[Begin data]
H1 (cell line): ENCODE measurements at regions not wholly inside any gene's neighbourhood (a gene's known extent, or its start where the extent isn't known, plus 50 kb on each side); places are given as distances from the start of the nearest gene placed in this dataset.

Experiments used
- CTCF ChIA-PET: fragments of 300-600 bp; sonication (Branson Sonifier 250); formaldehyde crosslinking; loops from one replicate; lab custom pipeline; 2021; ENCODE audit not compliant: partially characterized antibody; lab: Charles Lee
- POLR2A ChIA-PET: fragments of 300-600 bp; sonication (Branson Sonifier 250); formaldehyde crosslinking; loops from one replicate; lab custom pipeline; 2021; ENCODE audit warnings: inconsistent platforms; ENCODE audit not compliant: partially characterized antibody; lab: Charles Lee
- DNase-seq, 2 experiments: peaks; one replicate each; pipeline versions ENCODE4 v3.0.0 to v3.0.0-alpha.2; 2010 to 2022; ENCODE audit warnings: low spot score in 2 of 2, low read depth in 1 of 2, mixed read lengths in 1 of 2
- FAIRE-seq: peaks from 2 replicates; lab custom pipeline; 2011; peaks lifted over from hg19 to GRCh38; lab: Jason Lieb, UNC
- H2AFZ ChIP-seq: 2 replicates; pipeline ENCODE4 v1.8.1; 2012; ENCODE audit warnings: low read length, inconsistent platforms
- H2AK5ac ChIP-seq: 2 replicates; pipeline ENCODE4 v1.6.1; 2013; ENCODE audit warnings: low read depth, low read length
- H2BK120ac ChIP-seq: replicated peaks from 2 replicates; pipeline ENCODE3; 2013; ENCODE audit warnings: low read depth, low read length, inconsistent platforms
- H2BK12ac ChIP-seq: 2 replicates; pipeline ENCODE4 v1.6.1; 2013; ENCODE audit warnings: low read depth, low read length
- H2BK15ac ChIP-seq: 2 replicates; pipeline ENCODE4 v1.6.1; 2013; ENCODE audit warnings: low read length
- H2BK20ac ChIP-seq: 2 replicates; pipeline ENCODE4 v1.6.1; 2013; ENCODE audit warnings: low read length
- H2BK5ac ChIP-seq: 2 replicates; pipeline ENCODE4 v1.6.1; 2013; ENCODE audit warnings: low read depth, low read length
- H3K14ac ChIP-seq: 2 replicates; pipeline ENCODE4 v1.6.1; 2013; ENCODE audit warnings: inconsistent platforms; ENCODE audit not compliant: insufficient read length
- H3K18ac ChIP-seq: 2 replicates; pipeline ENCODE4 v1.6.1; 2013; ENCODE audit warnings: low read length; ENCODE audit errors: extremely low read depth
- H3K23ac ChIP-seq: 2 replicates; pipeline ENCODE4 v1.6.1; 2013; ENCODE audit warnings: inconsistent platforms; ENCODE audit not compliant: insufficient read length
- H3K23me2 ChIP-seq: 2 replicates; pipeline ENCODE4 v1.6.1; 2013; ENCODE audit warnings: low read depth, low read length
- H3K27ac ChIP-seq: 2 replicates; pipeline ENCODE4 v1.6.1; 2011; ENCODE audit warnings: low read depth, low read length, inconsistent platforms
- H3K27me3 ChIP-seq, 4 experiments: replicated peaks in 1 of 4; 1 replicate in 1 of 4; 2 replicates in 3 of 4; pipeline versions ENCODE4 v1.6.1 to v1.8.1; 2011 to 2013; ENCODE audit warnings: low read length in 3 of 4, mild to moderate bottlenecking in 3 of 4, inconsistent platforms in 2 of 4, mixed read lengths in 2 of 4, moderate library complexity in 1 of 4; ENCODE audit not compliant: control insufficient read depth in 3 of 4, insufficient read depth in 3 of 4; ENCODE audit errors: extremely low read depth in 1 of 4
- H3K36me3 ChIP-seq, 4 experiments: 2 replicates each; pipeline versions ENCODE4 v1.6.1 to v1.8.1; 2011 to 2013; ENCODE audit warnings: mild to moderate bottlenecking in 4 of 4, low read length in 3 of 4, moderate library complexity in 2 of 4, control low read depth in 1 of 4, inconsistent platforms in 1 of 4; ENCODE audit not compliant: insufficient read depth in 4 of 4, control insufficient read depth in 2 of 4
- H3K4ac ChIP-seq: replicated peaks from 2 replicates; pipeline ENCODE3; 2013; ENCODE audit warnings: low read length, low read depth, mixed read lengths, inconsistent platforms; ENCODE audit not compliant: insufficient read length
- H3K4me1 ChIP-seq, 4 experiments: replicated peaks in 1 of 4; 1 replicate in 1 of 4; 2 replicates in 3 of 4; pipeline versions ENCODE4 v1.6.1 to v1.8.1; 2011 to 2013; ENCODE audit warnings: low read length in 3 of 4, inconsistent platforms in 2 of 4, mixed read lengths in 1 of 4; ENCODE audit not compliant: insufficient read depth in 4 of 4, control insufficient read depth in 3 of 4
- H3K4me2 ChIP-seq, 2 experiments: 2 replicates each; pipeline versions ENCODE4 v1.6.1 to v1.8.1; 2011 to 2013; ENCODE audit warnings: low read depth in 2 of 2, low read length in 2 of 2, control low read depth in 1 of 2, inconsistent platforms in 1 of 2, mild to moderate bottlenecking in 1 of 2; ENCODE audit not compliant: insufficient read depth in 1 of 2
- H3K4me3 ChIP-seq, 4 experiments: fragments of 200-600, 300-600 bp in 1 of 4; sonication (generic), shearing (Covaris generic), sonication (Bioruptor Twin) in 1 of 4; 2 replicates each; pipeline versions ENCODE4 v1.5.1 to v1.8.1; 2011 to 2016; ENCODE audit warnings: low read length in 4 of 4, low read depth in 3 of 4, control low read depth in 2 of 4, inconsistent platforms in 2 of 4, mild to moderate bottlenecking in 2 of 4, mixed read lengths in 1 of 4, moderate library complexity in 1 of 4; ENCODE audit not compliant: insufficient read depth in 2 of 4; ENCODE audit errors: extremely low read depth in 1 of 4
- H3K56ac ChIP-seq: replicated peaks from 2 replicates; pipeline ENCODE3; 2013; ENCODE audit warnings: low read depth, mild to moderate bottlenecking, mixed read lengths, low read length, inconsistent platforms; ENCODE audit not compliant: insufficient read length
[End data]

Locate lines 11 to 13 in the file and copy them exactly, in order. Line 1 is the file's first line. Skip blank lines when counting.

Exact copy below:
- H2BK15ac ChIP-seq: 2 replicates; pipeline ENCODE4 v1.6.1; 2013; ENCODE audit warnings: low read length
- H2BK20ac ChIP-seq: 2 replicates; pipeline ENCODE4 v1.6.1; 2013; ENCODE audit warnings: low read length
- H2BK5ac ChIP-seq: 2 replicates; pipeline ENCODE4 v1.6.1; 2013; ENCODE audit warnings: low read depth, low read length